solve the crisis. 

``This is crunch time and this is the government doing their bit in the battle
now in place,'' said Alasdair Breach, a Moscow-based economist. 

But discontent with Yeltsin and frustration is likely to grow if the crisis --
in which share prices have sunk, wage arrears have lingered, interest rates
have grown and the rouble has been under threat -- continues. 

That would have unpredictable consequences, even though Yeltsin has immense
powers under the constitution and ousting him would be extremely hard. His
resignation seems unlikely. 

``The number of people unhappy with Mr Yeltsin is unbelievably large,'' said
Viktor Kremenyuk, deputy director of the USA and Canada Institute think-tank.
``If the demands for his resignation became more widespread, maybe he'd have
to go.'' 

That would alarm the West, which still regards Yeltsin as the guardian of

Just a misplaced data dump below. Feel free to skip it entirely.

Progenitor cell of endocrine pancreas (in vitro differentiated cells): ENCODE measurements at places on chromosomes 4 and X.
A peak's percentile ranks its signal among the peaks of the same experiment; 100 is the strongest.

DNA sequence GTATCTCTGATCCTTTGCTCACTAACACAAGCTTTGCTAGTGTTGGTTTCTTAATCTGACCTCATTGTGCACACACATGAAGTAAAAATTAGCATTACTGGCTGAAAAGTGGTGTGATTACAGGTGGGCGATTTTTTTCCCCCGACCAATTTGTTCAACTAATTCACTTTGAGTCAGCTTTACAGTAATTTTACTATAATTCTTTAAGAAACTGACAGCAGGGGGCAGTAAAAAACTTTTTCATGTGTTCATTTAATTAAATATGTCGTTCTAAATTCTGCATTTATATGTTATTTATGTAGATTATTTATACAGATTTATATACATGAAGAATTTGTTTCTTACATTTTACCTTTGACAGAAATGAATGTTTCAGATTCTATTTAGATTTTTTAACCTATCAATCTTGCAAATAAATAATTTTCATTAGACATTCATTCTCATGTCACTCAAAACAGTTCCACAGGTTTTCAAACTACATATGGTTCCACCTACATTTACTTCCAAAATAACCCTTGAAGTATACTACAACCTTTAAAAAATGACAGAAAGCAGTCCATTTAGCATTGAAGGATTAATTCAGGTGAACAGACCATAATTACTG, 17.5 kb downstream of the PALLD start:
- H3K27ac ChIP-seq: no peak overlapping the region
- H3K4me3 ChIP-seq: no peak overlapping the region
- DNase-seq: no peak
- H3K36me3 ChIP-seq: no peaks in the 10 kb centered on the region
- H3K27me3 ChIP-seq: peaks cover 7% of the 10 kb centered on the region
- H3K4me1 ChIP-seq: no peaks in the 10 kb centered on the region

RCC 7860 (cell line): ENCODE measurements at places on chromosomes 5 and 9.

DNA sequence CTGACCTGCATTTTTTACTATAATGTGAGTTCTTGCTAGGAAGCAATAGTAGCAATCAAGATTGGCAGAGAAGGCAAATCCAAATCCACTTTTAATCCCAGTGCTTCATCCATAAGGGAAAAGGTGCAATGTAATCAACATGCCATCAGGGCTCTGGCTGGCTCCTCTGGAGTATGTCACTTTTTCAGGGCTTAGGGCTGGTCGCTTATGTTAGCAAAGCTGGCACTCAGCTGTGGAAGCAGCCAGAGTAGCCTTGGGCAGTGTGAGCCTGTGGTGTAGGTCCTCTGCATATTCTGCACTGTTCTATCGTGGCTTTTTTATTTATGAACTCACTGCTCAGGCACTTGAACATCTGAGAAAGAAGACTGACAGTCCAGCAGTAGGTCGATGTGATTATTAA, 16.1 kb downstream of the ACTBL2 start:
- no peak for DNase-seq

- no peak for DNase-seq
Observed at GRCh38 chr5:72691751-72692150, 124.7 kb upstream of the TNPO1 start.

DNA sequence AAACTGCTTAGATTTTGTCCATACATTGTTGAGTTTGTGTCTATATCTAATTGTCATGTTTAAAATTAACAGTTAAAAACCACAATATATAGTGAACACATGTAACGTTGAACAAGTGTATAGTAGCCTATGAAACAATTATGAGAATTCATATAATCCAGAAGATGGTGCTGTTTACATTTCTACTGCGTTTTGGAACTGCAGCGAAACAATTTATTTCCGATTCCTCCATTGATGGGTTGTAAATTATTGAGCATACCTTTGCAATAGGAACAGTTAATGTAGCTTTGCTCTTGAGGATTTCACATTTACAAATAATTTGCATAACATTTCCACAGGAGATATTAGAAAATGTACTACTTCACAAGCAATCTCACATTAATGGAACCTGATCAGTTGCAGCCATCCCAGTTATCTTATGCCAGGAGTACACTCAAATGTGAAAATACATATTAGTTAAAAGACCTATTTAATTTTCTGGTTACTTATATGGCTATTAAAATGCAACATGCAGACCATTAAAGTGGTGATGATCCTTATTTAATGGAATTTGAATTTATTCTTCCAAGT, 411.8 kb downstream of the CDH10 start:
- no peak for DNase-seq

market reforms and fears a political vacuum and instability in Russia without
him. He has no obvious successor to continue his market reform course. 

Although most analysts rule out the risk of a coordinated army uprising,
Western officials fear the return to power of communists or nationalists, or
perhaps a coalition of both ruling the vast nuclear state of 150 million

The policies of several politicians likely to seek the presidency when
Yeltsin's term ends inspire little confidence abroad or cause outright alarm. 

Possible candidates include Moscow Mayor Yuri Luzhkov, Krasnoyarsk region
governor Alexander Lebed, ex-prime minister Viktor Chernomyrdin and Communist